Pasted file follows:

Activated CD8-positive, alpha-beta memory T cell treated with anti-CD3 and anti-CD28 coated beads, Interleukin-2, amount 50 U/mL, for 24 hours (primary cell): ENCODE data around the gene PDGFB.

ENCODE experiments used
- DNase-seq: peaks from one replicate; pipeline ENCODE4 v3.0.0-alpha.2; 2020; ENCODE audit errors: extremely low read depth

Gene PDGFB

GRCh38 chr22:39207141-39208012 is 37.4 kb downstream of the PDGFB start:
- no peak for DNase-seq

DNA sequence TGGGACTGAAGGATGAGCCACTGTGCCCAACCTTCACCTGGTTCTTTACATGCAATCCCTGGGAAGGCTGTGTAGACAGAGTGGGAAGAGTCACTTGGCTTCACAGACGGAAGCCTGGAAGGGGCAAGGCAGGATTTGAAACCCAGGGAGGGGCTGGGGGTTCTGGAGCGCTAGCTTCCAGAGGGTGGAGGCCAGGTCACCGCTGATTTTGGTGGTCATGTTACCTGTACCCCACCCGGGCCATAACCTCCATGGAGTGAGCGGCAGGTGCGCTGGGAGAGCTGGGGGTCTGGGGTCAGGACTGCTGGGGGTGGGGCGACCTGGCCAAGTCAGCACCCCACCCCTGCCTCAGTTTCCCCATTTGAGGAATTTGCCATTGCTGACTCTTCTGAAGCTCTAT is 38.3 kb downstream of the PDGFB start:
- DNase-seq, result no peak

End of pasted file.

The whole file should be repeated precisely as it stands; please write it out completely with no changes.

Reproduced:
Activated CD8-positive, alpha-beta memory T cell treated with anti-CD3 and anti-CD28 coated beads, Interleukin-2, amount 50 U/mL, for 24 hours (primary cell): ENCODE data around the gene PDGFB.

ENCODE experiments used
- DNase-seq: peaks from one replicate; pipeline ENCODE4 v3.0.0-alpha.2; 2020; ENCODE audit errors: extremely low read depth

Gene PDGFB

GRCh38 chr22:39207141-39208012 is 37.4 kb downstream of the PDGFB start:
- no peak for DNase-seq

DNA sequence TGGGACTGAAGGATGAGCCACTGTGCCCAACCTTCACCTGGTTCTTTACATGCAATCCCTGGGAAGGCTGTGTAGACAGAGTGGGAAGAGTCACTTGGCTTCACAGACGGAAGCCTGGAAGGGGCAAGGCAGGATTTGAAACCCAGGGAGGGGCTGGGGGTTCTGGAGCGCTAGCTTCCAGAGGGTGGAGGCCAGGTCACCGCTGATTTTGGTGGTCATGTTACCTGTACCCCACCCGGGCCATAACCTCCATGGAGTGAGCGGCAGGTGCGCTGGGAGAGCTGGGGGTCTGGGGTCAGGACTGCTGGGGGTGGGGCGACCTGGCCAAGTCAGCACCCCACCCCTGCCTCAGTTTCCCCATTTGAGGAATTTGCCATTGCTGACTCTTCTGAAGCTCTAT is 38.3 kb downstream of the PDGFB start:
- DNase-seq, result no peak